Antler Development in the Progeny of Nutritionally Stressed Yearling Spike Sires (1999-2006; Phase I and II)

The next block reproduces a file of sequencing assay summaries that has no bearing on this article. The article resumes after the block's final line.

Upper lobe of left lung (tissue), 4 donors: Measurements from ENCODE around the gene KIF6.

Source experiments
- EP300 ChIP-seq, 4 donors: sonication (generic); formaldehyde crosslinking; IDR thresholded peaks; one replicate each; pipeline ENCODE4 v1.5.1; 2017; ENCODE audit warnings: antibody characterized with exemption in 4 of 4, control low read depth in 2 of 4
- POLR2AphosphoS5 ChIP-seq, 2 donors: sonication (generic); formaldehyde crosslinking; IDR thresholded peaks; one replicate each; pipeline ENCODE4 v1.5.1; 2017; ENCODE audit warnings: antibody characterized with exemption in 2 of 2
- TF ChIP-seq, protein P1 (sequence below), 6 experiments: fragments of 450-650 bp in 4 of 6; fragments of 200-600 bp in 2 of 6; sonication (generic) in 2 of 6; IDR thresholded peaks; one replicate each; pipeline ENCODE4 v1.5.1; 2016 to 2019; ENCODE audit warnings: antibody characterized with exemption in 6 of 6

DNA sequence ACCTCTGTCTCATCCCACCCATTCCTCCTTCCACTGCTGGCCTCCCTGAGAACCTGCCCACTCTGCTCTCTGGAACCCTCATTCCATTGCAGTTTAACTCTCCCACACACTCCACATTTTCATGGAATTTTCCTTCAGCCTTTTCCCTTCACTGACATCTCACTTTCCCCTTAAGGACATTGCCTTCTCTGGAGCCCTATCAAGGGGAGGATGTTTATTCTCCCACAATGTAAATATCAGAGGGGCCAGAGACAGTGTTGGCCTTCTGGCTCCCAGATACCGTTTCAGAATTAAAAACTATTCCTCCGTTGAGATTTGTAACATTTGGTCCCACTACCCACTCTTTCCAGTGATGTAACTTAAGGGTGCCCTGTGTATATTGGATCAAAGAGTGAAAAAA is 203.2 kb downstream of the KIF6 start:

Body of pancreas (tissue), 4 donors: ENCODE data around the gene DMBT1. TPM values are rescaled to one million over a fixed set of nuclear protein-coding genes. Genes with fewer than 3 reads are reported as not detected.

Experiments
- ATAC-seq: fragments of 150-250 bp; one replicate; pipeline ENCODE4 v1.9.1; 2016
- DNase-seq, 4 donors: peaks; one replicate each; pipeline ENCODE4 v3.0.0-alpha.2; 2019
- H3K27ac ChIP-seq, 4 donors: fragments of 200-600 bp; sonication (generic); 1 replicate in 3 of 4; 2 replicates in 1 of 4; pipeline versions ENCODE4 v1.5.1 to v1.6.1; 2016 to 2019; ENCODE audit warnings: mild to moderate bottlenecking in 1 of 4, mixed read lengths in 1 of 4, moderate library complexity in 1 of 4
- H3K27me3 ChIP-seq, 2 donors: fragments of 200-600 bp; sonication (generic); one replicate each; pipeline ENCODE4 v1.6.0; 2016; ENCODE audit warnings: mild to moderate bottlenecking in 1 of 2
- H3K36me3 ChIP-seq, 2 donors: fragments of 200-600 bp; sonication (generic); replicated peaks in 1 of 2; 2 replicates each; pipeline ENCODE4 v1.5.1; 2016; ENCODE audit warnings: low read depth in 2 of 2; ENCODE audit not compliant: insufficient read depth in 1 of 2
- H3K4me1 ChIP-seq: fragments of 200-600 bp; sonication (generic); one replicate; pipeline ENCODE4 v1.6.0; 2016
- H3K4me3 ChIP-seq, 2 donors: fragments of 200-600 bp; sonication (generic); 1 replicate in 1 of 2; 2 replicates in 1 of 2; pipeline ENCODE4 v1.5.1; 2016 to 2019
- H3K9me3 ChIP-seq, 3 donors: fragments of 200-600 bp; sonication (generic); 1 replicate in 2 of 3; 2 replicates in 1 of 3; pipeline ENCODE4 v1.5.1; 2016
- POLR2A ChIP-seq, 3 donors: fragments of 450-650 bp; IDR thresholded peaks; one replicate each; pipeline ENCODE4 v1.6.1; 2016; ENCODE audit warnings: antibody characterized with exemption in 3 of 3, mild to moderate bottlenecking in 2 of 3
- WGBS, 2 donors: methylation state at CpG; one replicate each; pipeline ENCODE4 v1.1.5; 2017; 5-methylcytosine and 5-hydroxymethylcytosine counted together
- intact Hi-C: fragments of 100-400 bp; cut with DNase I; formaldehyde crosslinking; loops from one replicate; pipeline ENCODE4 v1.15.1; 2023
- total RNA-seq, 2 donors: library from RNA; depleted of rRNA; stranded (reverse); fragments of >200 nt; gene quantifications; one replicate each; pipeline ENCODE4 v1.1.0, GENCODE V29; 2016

This study will investigate and compare phenotypic antler characteristics of progeny sired by large antlered adult male white-tailed deer that were spike-antlered yearlings to progeny from fork-antlered yearling sires. Using pedigree records, 3 mature males were selected as sires. These males were nutritionally stressed spikes as yearlings, and exhibit the highest gross Boone and Crockett scores at 4.5 years of age of all bucks that were spikes as yearlings. There are 3 single-sire breeding pens with dams from previous studies that have consistently produced male offspring with multi-point yearling antlers. Breeding herds consist of 1 buck and 8-12 does to be maintained in 4 2/3-acre pens on the Kerr WMA. Data from all yearling progeny are collected in October, including body weight, antler weight, spread, main beam basal circumference and length, and number of points. DNA samples are being collected and stored at Texas A&M University for future genetic analysis. Resultant data will be used to conduct a comparative analysis with results obtained from the previous breeding study in which the same dams were bred to nutritionally stressed multi-point yearling sires. The final analysis will be conducted when this cohort reaches 4.5 years of age. For additional comparative purposes, Phase II of this project will involve a similar breeding experiment. These same dams will again be bred to large-antlered adult males that were spikes as yearlings but were not nutritionally stressed. These selected males were produced by Buck 89-10, a large-antlered non-typical (GBC of 190+) and spike-line dams. These breeding experiments will allow us to compare phenotypic antler characteristics of male progeny from large antlered males that were spike antlered yearlings to progeny from large-antlered males that were multi-point yearlings utilizing the same pedigreed doe herd. The results of this study will indicate whether these sires "breed true" (i.e. will they produce all large antlered male offspring, all small-antlered offspring, or progeny exhibiting a combination of antler characteristics). The results of these breeding will then be compared to offspring from the last breeding associated with the Genetic and Environmental Interaction Study.